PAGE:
Since my power couldn't be activated, Doctor Franklin decided to take me home that same day. There wasn't much point doing any more tests, and after what she said in her office, I was anxious to get back. I was also looking forward to another chance to see a bit of scenery, though I don't remember much about the trip back from Dublin. I was lost in memories.
My father escaped MORFS. It was easier to avoid illnesses living in a remote part of Ireland so he never caught a virus that could trigger MORFS. He was always very careful to wash his hands and he didn't often travel far beyond Dingle. It was easy for him to stay healthy with his lifestyle.
As he got older, he kept the habits of his youth. Keeping close to home didn't matter because he loved Southwest Ireland. In his eyes, it was as beautiful as my beloved mother. I doubted that he'd ever leave.
My mother was the one exception in his early adult life. He didn't expect to find a woman to marry in Dingle. He didn't feel the need to settle down and start a family. Such is the way of good men it seems. Even when they aren't looking for love, love somehow finds them.
According to the stories my father told me, he met my mother on a rare trip to Tralee to the northeast. They met at a cafe where she was working as a waitress. He told her all about his wood crafting and explained he was in town to see about getting supplies for his business. That was all it took.
My mother loved an artistic man and was taken with him from the very beginning. Apparently my father felt the same way because they exchanged contact information and it wasn't long before my mother came down to visit. In only six months, they were married and I was born a few years later. That's the short, "happily ever after" version. There's more though.
By the time I was three, the marriage became strained. It was clearly a painful subject to talk about because it took me until last year to find out that my mother wasn't happy living in Dingle. Before I was born, she traveled back to Tralee every couple weeks. She also went to various other cities quite often, managing to drag her reluctant husband along. She loved to travel and craved life in the big city, while my father only felt comfortable in Dingle. He visited other parts of Ireland with her but he wasn't happy about it.
Perhaps a bit of counseling would've helped, even if it was before the marriage. I can't complain though. If they never got married, I wouldn't be here. Still, I wish my father was happier. Since the sea claimed his true love, he hasn't been the same.
As I arrived back in Dingle, my thoughts quickly returned to the present. I wondered what my father was holding back. It concerned my mother so I wanted to know. I had to know.
Doctor Franklin accompanied me on the return trip, though she barely said three words the whole way. The way she looked at me, I guessed she felt bad about saying anything about my mother. She probably wanted to tell me everything now, but felt I should hear it from my father instead. I suppose I preferred to hear it from him. If or when I started shouting, I'd like it to be in private.
I'm sure my father could see the fire smoldering in my eyes as I walked past him into the house. He spared me a concerned glance and then thanked the doctor for everything before closing the door. It was time for a serious father-daughter talk.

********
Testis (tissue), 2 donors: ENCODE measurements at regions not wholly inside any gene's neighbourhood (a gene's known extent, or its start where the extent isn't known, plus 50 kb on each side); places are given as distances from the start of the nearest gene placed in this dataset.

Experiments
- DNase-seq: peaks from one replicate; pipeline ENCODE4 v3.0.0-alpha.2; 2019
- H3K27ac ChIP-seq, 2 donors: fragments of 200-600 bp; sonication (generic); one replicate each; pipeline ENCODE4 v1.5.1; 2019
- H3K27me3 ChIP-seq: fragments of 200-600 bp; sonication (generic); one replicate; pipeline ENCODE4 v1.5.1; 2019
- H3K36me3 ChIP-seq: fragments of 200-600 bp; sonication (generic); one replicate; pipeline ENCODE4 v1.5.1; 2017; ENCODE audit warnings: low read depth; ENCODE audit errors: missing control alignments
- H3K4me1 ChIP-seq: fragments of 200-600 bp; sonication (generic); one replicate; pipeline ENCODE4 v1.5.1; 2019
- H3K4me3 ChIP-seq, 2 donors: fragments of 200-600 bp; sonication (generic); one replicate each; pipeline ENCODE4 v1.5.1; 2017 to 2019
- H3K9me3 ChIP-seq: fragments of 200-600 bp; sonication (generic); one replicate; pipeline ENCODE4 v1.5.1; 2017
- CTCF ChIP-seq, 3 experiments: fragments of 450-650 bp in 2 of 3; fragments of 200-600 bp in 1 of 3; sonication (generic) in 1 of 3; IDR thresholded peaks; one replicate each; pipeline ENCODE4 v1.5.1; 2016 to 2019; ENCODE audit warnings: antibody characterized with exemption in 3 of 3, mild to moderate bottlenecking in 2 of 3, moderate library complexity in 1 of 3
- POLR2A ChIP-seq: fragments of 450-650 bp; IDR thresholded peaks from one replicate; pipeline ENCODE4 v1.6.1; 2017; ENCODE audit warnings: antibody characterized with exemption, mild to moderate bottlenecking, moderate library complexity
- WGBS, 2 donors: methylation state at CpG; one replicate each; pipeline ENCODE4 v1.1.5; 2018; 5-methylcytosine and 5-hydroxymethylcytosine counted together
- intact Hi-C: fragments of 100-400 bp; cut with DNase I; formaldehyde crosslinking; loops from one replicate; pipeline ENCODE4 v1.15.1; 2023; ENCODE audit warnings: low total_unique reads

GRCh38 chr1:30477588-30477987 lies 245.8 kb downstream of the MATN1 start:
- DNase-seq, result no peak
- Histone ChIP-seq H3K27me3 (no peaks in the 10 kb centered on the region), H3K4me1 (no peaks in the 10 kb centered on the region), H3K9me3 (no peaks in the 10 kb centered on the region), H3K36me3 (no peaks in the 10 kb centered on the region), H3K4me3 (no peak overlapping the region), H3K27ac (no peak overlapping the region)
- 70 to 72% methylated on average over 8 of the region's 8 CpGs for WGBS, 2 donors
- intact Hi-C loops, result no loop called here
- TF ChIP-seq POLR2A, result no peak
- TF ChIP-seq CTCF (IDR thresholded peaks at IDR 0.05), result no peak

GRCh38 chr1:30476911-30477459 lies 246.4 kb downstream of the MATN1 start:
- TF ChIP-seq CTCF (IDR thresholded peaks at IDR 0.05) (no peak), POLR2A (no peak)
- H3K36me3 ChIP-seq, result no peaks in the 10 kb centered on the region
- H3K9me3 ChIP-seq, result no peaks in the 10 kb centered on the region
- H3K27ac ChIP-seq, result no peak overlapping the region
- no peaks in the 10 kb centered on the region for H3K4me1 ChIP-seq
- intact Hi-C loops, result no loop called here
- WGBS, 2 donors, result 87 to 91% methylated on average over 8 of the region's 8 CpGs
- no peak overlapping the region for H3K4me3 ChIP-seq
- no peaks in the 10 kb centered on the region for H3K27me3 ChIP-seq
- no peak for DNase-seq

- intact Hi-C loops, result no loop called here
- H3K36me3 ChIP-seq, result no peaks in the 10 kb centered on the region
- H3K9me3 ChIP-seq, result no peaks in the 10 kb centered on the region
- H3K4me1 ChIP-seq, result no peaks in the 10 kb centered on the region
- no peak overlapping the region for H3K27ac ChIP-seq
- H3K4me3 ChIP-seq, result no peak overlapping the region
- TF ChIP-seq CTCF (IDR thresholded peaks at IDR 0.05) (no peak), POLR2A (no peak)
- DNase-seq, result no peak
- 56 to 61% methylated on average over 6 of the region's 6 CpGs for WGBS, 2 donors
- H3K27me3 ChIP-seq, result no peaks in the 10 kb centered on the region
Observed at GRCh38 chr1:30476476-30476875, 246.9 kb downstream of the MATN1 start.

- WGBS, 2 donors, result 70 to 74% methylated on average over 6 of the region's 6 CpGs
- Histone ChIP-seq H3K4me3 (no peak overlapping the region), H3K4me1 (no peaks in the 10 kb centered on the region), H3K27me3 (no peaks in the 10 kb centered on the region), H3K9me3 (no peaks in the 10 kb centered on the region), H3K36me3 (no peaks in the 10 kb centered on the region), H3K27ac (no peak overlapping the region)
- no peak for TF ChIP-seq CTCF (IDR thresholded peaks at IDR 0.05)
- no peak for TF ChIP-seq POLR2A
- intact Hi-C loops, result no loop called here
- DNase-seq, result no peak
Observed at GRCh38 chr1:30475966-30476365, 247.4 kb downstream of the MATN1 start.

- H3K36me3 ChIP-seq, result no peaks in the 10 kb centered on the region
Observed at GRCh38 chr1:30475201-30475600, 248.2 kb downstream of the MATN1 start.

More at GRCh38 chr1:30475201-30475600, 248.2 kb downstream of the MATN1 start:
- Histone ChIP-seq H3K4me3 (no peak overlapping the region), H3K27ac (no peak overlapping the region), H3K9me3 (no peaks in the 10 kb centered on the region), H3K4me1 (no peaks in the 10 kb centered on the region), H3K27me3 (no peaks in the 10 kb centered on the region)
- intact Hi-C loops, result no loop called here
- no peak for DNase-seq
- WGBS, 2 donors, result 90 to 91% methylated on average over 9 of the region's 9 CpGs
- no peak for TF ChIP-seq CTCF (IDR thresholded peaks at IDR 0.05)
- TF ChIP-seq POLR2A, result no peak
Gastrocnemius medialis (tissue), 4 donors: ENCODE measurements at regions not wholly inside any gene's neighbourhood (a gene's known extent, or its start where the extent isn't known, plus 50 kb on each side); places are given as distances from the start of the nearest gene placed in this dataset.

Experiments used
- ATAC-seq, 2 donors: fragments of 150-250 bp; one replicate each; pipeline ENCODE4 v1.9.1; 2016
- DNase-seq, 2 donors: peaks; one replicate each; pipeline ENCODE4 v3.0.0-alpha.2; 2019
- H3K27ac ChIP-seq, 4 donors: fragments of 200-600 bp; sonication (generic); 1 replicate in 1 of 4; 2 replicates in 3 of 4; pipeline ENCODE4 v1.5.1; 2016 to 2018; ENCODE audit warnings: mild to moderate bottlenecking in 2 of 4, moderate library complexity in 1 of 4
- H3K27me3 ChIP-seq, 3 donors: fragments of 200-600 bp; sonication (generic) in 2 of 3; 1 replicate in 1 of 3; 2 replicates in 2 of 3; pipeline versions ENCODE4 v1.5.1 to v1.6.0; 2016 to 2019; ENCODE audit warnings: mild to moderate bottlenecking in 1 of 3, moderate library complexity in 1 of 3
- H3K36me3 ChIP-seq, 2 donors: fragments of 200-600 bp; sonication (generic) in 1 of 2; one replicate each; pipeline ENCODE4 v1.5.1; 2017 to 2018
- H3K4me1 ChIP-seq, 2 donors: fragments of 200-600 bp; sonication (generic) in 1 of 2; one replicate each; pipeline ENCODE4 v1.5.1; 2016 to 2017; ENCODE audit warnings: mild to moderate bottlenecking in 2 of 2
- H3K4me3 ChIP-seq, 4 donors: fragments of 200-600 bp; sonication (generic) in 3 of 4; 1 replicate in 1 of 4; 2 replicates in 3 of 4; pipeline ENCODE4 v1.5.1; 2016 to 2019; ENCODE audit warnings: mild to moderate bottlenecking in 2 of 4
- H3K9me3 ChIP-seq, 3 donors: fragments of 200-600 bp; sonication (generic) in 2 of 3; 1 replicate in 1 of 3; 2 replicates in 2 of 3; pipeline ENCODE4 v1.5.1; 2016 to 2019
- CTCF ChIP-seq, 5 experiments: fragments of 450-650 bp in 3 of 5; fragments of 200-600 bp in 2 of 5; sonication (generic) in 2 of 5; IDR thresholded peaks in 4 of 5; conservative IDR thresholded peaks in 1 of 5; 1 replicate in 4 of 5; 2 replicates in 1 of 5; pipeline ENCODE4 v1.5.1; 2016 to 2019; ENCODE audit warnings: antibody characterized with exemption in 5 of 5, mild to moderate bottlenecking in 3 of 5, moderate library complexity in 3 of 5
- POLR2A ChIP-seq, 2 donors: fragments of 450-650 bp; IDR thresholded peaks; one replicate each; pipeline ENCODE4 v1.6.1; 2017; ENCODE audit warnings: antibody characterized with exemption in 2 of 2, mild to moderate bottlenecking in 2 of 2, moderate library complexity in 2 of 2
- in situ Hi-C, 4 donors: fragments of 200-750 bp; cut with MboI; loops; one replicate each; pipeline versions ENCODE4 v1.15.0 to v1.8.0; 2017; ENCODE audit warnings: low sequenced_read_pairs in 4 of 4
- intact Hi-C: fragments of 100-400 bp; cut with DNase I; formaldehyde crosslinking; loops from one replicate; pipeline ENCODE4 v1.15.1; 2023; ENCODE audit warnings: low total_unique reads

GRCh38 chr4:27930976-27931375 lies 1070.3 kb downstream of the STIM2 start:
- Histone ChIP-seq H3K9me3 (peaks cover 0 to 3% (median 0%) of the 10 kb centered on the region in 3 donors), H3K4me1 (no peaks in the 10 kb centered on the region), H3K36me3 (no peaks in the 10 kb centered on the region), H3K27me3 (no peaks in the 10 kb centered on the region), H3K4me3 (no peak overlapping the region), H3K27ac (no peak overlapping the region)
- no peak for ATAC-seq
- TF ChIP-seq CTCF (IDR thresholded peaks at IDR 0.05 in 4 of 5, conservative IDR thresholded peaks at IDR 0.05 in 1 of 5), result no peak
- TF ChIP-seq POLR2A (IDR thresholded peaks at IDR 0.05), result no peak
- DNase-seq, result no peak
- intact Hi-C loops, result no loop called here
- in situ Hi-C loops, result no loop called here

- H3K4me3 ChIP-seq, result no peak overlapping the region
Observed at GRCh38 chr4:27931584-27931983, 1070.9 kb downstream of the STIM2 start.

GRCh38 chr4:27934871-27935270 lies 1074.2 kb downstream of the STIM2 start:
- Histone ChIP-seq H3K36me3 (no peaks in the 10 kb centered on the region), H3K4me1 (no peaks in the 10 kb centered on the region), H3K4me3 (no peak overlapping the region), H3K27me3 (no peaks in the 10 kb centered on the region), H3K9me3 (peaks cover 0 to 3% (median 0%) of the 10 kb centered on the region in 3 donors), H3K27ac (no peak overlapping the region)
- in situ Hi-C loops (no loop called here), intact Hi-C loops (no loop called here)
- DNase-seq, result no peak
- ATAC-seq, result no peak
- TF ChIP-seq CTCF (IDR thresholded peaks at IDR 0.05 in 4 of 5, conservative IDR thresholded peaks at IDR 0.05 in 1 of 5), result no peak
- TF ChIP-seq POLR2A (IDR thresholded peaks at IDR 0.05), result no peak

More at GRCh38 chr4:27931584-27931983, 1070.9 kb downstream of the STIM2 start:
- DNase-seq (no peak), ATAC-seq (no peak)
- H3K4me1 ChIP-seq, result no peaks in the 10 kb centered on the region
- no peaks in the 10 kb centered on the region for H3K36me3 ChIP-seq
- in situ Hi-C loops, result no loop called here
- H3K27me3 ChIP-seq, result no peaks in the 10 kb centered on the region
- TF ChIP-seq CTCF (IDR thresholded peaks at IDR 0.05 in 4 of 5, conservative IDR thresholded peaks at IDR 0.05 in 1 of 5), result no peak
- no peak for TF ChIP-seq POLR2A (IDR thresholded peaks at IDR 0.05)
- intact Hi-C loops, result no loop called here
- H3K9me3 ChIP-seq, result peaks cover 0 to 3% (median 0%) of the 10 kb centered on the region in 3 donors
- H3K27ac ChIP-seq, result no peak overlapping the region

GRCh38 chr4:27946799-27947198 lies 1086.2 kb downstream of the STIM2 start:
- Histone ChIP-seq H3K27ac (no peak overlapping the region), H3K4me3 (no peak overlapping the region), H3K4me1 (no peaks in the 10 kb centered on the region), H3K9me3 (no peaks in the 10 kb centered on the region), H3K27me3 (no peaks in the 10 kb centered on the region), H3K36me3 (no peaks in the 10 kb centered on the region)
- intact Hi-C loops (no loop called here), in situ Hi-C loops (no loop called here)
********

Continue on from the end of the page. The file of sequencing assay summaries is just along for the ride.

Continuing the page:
"Dana," my father spoke cautiously as he lowered himself onto one of his handmade chairs. "So what power have you got?"
"I'm an air elemental," I said with a slight scowl. I stayed standing in spite of being waved to a seat.
"Ah. That's a grand power," he said with a faint smile. "And have you been able to use it?"
"No," I growled, continuing to counter his nervous smile with a scowl. "Not yet."
"Did you enjoy the trip? Did you like Dublin? It's a rather large city, wouldn't you say?"
"I wasn't really there long enough to appreciate it, though I did hear something interesting."
"It concerns mother."
"You don't say."
"She'd been to the Institute. Doctor Franklin told me they learned a lot from her."
My father didn't say anything to that. He just stared down at the floor.
"Well?" I said after an irritating minute of silence. I put my hands on my hips and glared. I was getting a wee bit impatient. "Are you gonna be telling me why she was there?"
"So the good doctor didn't tell you everything then," he said quietly. "Are you sure you it's the truth you be wantin' to hear?"
"Father!" I shrieked. "Of course I want to know! Why didn't you tell me before? Why?"
"You've got your mother's temper," he muttered. "It's a curse it is."
That did it. He was still holding back and it made my blood boil. I was about to scream some more but I suddenly felt very strange. A pressure began to build inside my chest and spread throughout my body. It continued spreading until it completely filled every part of me. Then the feeling became stronger and started getting uncomfortable. It was like a ball of energy was slowly exploding inside me. I had to let it out. I had to release it, but I didn't know how.
Some people might have panicked at this point but not me. It just fueled my anger. I wasn't about to let anything distract me from finding out about my mother. If I had any rational thought, I'd have realized that how I felt must have had something to do with my power. Instead, I felt only increasing anger and frustration, and I did the only thing I could. I pinched my eyes shut and screamed.
During my scream, I felt the energy inside me flow outward and curl into a spinning ring around my body. The ring kept getting larger in volume and it spun faster and faster. As it increased in size, the pressure inside me decreased. It felt wonderful! At least it did until my scream faded away and allowed me to hear and see the results of my effort.
I opened my eyes to see the most amazing and frightening sight I'd ever seen. Papers, pens, and all manner of small objects were circling me. There were even a few larger objects including a few dishes and some books. I was at the center of a howling whirlwind inside my house.